Can Orthotics Address The Faulty Biomechanics Of Metatarsalgia?
- Volume 18 - Issue 6 - June 2005
- 22427 reads
- 1 comments
Metatarsalgia is one of the more commonly seen complaints in any podiatry practice. Common treatments for the disorder include ice, removable metatarsal pads, antiinflammatories, injected steroids and physical therapy. While such treatments often completely resolve an acute bout of metatarsalgia, they often do nothing to remedy the true underlying biomechanical causes of the problem.
To correct the faulty foot biomechanics, DPMs rely on custom foot orthotics. Unfortunately, the devices are often no different than what one prescribes for any other foot disorder with the addition of a forefoot extension to “accommodate” the painful metatarsal head. This is a reasonable modification to any foot orthotic device but it is often unnecessary or does not address the true cause of the problem. Often, one needs to focus on areas of dysfunction within the foot and away from the primary area of pain.
Q: In your opinion, what sagittal plane foot function problems predominantly contribute to metatarsalgia?
A: Generally, Bruce Williams, DPM, always assesses the ankle joint for non-weightbearing range of motion and compares both ankles at the same time. One ankle often has much less range of dorsiflexion than the other ankle. Dr. Williams says this is often associated with limb shortness on the limited side and can also contribute to increased forefoot pressures due to the impending equinus deformity.
Stanley Beekman, DPM, says ankle equinus contributes to metatarsalgia as it reduces midstance and lengthens the propulsive phase, which increases forefoot forces. Equinus may also cause extensor substitution, which decreases digital flexion and increases metatarsal pressures, notes Dr. Beekman.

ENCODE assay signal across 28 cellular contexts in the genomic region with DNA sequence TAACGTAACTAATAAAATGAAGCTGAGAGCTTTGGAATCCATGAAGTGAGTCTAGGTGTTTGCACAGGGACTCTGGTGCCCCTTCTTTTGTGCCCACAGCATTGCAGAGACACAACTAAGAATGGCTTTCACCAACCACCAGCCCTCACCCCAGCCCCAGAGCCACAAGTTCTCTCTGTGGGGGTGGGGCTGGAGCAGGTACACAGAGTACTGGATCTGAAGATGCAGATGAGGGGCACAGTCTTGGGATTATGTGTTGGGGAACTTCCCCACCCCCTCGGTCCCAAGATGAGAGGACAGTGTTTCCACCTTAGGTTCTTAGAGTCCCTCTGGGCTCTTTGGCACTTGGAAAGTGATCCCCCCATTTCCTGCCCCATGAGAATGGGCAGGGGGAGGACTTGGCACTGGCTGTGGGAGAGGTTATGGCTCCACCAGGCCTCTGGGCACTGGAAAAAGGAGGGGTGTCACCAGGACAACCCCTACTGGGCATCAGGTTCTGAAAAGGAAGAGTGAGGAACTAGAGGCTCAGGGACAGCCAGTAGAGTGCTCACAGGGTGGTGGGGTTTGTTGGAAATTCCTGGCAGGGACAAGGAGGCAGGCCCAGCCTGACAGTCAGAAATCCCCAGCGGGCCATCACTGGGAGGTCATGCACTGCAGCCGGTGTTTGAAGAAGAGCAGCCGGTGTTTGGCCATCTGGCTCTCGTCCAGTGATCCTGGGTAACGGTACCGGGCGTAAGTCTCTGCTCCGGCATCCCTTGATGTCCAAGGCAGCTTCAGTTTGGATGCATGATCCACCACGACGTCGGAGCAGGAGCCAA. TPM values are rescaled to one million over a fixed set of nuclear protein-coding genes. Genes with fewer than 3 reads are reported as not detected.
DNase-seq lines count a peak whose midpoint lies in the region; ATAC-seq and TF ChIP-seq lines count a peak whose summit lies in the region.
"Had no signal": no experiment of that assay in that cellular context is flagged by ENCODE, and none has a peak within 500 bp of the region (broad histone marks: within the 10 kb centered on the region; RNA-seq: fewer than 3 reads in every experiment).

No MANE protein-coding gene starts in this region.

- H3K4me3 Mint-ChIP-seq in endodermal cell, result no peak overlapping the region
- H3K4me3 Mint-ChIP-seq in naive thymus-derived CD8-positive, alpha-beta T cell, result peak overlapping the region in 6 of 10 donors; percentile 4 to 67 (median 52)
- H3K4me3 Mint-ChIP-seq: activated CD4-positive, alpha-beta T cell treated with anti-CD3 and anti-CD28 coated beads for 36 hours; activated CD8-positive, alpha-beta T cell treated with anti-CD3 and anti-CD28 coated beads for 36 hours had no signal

Metatarsus primus elevatus often contributes to lesser metatarsal pain, according to Jamie Yakel, DPM. When the first metatarsal head does not receive its share of ground reaction forces, Dr. Yakel says the forces must be transferred and one subsequently develops pathology under the second and possibly the third metatarsal heads.
When Dr. Yakel uses his in-shoe pressure system to evaluate a patient with an elevated first metatarsal and/or functional hallux limitus, he says peak pressures do arise under the second and third metatarsal heads. As he explains, the center of pressure (CoP) trajectory is usually lateral to the midline. Once one addresses the functional hallux limitus, Dr. Yakel notes the trajectory becomes more midline and pressures decrease. Accordingly, the patient’s symptoms dissipate.
Dr. Williams will also examine the patient for functional hallux limitus and determine how far proximal and plantar the first ray is sensitive to dorsiflexory forces. If clinicians load the first metatarsal head and attempt to dorsiflex the hallux, they will usually see a limitation in motion in patients with functional hallux limitus, according to Dr. Williams. However, he notes if one continues this dorsiflexory force proximally under the first metatarsal, the functional limitation often will continue all the way to the first metatarsal base.
“If one addresses the foot from a viewpoint of sagittal plane function (i.e., facilitating motion in the metatarsophalangeal joints, the ankle joint and at heel contact), one can alleviate metatarsalgia very consistently and easily, and can often do so without a bulky forefoot extension,” contends Dr. Williams.
Q: What orthotic modifications do you regularly use to treat metatarsalgia?